Mahatma Gandhi`s last will likely to fetch 40,000 pounds at UK auction
Mahatma Gandhi`s last will and testament is expected to be the most sought after lot as part of an auction of rare items and documents being held in a small English town today.
London: Mahatma Gandhi`s last will and testament is expected to be the most sought after lot as part of an auction of rare items and documents being held in a small English town today.
Described as a "highly important document", the two-page handwritten will on folio paper is priced between 30,000 pounds and 40,000 pounds and will compete with a fragment of Gandhi`s blood on a microscopic slide, priced between 10,000 and 15,000 pounds.
"While the blood sample may be sacred for some, the will is an extremely important historical document. It is hand-written in Gujarati and signed by Gandhi," Richard Westwood-Brookes, historical documents expert for Mullock`s auctioneers, said from the auction site at Ludlow Racecourse in Shropshire.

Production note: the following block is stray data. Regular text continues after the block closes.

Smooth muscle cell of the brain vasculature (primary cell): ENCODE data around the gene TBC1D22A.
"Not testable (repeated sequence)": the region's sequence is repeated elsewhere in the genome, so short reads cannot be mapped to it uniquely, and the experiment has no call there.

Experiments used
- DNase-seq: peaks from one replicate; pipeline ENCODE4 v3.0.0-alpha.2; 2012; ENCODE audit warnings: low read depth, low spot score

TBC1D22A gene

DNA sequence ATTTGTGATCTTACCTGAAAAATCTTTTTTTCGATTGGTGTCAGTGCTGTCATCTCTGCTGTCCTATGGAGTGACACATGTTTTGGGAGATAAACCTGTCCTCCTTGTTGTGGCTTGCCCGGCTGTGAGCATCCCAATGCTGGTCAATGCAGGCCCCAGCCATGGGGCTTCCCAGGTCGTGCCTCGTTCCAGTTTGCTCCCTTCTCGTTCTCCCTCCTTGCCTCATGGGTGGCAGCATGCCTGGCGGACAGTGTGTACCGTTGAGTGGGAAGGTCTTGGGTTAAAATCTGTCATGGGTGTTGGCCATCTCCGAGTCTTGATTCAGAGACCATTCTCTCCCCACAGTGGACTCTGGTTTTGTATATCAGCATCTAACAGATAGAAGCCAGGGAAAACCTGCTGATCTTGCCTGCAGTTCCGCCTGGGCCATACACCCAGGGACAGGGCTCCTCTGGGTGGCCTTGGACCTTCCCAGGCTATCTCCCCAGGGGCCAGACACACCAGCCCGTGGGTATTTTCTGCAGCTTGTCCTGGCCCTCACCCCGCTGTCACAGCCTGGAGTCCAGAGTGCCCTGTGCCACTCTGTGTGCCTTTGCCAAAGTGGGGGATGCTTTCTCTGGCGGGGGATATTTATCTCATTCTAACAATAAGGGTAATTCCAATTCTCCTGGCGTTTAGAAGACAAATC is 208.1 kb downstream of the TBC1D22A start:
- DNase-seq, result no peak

The slide of Gandhi`s blood dates back to 1924 when the leader of India`s freedom movement was in convalescence from an appendectomy near Mumbai. He is believed to have donated the blood to the family he was staying with at the time.
"It is an important and rare artefact but we also have Gandhi`s shawl and sandals, which are expected to attract a lot of attention," Westwood-Brookes added in reference to other key items that will go under the hammer today.
The hand-woven linen shawl, made from material spun by Gandhi himself, is estimated to fetch up to 20,000 pounds.
His leather chappals, heavily worn and in fairly poor condition, are likely to attract up to 15,000 pounds, same as his wooden prayers beads.
Another important signed document includes Gandhi`s power of attorney to his son dating back to November 1920, with various stamps of the Bank of Baroda and Bank of India. It is also expected to attract some fierce bidding and could fetch as much as 40,000 pounds.
Among some of the other rare personal items up for auction include Gandhi`s personal copy of the Ramayana, a metal bowl and flask which he used as well as an iconic linen `topi` (cap).